As we’ve said before, if people like Ken Ham ever understood why Flat Earthers fall for something so obviously wrong, maybe he’ll realize what the rest of us have been saying about him this whole time.
But I’ve never seen it explained quite this way.
In June, Dr. Danny R. Faulkner, the resident astronomer at Answers in Genesis, published an essay all about the absurdity of the Flat Earth movement. We could go in depth and talk about why that article is equally silly, but writer and teacher Jay Johnson went a different direction.
He replaced some of the words specific to the Flat Earth movement in Faulkner’s essay with words specific to the Young Earth Creationism movement.
“Flat Earth” became “Young Earth.”
“Shape” became “Age.”
“A sphere” and “a globe” became “old.”
“Astronomy” became “geology.”
Those are all fair swaps. And this is what Faulkner’s essay now looks like:
Young-earthers raise an excellent epistemological question: how do we know what age is the earth? For three decades, I asked this very question of students in the first semester of my introductory geology class. The context of this question was the early history of geology. I would ask my students what age they thought the earth had. All my students would answer that the earth was old… When I asked my students how they knew the earth was old, not one student could give me a good reason.
… It seems that the conspiracy to hide the earth’s true age is the motherlode of conspiracies. All other conspiracies easily are subsumed by this one.
But young-earthers typically are undeterred by such advice. They dismiss it as the mere teaching of a man. They proudly proclaim that they want to stick solely with what the Bible says. They fail to understand the importance of sound teaching taught in the very Bible they profess to uphold… It never occurs to young-earthers that they may be wrong in their understanding of the Bible. Nor does it occur to them that they have set themselves up as authorities on the meaning of the Bible, but their approach completely undermines the possibility of such an authority in the first place.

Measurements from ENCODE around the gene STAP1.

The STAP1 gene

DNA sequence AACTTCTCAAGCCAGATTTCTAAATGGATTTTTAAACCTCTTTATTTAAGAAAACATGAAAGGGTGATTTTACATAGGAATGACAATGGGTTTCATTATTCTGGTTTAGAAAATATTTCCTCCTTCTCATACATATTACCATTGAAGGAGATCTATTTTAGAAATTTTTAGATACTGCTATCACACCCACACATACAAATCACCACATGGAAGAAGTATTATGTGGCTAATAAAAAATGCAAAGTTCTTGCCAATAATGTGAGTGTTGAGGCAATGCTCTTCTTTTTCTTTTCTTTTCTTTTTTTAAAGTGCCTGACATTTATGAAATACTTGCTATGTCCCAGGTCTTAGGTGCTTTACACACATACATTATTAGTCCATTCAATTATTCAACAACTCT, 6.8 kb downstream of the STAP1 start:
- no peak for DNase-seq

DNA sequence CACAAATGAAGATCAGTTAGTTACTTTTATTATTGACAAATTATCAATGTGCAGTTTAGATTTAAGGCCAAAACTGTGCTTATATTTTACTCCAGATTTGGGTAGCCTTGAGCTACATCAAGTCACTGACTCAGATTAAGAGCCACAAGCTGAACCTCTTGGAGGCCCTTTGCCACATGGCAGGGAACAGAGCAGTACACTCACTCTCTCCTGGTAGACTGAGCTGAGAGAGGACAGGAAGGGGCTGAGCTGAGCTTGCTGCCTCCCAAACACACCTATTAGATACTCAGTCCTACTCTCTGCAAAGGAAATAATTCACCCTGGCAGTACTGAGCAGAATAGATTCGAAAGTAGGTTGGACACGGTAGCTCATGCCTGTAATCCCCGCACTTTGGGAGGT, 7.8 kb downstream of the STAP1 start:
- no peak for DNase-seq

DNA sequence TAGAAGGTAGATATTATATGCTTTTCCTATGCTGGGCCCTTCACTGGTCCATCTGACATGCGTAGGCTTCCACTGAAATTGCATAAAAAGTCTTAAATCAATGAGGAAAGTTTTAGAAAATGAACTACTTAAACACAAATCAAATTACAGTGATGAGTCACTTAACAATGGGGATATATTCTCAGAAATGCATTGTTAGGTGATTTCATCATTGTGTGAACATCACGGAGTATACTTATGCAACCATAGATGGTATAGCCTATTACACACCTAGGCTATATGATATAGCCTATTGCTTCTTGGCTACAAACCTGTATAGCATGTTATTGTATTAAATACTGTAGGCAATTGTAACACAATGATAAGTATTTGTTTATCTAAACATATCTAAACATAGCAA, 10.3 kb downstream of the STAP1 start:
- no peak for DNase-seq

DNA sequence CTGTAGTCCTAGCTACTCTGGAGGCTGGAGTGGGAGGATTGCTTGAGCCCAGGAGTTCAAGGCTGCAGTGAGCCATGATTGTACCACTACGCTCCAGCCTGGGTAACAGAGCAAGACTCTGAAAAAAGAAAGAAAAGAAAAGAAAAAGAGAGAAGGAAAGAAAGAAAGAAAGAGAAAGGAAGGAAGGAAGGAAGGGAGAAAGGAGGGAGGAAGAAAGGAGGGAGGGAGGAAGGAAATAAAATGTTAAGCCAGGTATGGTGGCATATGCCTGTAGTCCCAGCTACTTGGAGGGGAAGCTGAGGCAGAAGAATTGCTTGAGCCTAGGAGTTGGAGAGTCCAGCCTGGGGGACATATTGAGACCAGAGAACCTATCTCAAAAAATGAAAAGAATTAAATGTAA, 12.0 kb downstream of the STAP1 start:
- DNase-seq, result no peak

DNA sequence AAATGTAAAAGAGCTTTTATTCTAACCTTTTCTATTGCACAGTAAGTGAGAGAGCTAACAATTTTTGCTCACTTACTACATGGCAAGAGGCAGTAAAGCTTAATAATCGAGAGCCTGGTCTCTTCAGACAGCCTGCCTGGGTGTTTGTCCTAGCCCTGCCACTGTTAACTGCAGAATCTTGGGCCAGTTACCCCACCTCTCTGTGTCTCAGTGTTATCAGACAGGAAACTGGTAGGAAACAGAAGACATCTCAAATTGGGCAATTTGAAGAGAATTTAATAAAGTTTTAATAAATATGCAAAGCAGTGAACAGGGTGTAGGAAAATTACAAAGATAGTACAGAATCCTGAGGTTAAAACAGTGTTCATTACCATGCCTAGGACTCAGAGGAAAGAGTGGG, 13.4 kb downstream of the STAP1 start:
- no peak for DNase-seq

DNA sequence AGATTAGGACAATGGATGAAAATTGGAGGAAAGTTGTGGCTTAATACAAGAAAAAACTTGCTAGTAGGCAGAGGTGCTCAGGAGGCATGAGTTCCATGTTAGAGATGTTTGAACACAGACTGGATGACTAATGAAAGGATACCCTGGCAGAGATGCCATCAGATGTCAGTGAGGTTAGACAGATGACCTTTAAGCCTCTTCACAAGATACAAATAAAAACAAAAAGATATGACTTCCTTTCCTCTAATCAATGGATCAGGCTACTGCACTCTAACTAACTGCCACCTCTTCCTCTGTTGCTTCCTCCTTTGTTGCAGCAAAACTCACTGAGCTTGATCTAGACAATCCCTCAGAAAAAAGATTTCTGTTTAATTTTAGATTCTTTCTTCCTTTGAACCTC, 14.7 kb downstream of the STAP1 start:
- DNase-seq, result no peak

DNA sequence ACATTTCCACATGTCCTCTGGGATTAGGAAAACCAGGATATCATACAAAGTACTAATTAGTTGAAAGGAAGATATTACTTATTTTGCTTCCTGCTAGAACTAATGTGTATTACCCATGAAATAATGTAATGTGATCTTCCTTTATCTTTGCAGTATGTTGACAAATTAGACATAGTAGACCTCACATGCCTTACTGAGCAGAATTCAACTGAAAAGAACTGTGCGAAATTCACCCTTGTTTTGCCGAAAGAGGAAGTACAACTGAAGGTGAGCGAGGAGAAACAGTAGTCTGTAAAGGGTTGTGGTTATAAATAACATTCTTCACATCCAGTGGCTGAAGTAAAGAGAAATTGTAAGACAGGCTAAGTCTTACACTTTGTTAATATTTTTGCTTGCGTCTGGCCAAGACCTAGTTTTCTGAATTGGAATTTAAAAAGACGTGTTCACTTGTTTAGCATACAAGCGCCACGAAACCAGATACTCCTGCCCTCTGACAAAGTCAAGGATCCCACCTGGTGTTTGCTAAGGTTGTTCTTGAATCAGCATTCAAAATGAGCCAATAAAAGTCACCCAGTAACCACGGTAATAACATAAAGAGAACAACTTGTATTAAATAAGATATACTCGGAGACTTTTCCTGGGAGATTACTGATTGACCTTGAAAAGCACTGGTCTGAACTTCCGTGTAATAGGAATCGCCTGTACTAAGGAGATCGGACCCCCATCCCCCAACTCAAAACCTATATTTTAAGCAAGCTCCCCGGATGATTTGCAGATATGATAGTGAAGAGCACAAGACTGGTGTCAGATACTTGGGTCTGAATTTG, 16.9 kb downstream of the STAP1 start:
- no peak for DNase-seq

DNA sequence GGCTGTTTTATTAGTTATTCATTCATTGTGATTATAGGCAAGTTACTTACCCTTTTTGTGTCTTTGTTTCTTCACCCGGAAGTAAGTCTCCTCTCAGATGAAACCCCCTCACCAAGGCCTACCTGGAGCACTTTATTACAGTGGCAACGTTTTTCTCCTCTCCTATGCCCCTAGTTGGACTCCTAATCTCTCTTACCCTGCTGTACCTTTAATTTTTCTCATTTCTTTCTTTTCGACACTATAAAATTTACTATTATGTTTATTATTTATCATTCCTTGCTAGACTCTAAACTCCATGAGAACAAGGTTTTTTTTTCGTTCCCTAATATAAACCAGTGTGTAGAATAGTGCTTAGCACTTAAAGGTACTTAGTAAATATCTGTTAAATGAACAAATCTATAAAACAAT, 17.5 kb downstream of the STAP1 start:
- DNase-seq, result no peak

Some young-earthers also fashion themselves to be experts on science and the methodology of science. Consequently, they think of themselves as competent to dictate to scientists, both godly and ungodly, on how science ought to be conducted. But their definitions and practice of science appear to be formulated to make science as generally understood impossible.
Where do these young-earthers get the notion that they are capable of rewriting so many disciplines of study? This is particularly galling when one considers the limited science education that most young-earthers seem to have achieved. Their ready stock answer is that they haven’t been indoctrinated by all those years of study. These young-earthers fail to realize that without all that study, they don’t even understand what they criticize.
This raises the question of whether the Christian version of the young-earth movement is a cult. The young-earth movement has some elements of a cult. Young-earthers insist that their understanding of the Bible is the only true meaning of Scripture, dismissing all others as the mere teachings of men at best, and at worst, the work of the devil. This is the major defining characteristic of a cult… Furthermore, a cult usually is led by a central figure. As of yet, there is not a single person who seems to be leading the Christian version of the young-earth movement.
We could play this game for a while, but I think you get the idea.
The end result is the same: Everything Faulkner criticizes about Flat Earthers could easily be turned on himself.
As the website The Natural Historian puts it, Johnson’s cut-and-replace strategy shows that “Faulkner has inadvertently written one of the most articulate cases against young-earth creationism.”
Who wants to tell Ken Ham?
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